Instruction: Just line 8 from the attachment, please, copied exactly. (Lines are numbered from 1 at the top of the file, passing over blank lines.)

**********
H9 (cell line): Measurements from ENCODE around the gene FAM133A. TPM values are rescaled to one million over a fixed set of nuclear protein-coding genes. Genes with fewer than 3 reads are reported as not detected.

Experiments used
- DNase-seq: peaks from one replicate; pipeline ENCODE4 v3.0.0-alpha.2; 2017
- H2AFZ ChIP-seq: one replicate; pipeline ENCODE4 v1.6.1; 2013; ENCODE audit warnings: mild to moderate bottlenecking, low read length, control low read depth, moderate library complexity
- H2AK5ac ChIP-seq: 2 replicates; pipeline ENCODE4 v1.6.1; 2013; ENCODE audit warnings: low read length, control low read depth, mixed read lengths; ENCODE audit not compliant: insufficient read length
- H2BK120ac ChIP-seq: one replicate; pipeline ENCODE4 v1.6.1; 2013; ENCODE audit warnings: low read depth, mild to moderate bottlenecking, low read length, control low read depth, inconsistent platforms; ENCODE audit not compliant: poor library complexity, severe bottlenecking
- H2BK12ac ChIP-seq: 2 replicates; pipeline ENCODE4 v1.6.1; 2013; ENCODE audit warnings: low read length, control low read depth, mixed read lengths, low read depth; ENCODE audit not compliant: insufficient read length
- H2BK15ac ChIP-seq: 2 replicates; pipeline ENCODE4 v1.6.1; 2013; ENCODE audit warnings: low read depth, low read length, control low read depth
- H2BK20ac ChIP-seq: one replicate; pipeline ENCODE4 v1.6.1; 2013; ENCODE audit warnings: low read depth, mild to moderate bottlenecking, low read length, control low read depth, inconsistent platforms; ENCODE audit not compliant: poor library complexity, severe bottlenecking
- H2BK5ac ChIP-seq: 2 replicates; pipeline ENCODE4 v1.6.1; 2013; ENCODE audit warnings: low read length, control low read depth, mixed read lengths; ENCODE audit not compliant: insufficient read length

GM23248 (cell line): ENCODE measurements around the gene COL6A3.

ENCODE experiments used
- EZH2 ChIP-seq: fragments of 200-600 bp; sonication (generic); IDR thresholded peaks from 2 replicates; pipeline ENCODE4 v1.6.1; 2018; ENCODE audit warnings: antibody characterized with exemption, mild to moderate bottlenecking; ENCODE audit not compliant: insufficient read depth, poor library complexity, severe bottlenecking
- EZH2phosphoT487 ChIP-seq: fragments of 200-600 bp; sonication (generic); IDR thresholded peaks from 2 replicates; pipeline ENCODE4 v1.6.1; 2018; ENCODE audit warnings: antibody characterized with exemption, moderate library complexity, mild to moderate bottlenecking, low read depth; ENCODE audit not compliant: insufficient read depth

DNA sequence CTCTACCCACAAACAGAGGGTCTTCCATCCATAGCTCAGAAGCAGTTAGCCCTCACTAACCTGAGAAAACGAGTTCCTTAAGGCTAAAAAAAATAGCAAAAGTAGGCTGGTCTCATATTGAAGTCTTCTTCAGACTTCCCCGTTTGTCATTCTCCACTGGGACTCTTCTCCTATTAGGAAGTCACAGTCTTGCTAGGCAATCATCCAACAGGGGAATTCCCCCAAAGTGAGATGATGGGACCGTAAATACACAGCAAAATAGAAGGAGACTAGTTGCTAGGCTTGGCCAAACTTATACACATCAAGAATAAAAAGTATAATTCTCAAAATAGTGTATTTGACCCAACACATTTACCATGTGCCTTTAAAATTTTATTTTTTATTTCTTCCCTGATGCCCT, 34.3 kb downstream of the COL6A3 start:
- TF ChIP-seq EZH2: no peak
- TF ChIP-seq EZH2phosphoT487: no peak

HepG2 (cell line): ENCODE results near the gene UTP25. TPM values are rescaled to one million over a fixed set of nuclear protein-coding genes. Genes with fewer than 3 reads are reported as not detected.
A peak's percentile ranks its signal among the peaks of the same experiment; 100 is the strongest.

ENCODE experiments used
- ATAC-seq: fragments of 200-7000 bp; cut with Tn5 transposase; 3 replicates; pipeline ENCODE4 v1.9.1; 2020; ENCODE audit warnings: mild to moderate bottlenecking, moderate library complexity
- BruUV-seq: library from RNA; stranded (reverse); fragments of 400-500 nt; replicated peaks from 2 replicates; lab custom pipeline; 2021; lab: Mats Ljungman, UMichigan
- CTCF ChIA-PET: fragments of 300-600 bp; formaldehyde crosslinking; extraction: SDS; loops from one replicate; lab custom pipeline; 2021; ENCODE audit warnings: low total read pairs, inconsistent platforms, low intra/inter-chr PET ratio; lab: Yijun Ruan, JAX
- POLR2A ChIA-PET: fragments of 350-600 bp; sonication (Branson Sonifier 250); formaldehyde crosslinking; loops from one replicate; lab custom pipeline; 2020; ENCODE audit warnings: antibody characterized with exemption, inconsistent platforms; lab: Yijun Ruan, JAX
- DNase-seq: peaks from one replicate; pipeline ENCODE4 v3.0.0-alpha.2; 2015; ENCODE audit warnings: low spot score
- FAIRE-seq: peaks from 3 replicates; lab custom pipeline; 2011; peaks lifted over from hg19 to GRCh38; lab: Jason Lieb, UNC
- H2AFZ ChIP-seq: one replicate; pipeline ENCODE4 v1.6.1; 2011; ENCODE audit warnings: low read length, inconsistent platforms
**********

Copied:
- H2BK15ac ChIP-seq: 2 replicates; pipeline ENCODE4 v1.6.1; 2013; ENCODE audit warnings: low read depth, low read length, control low read depth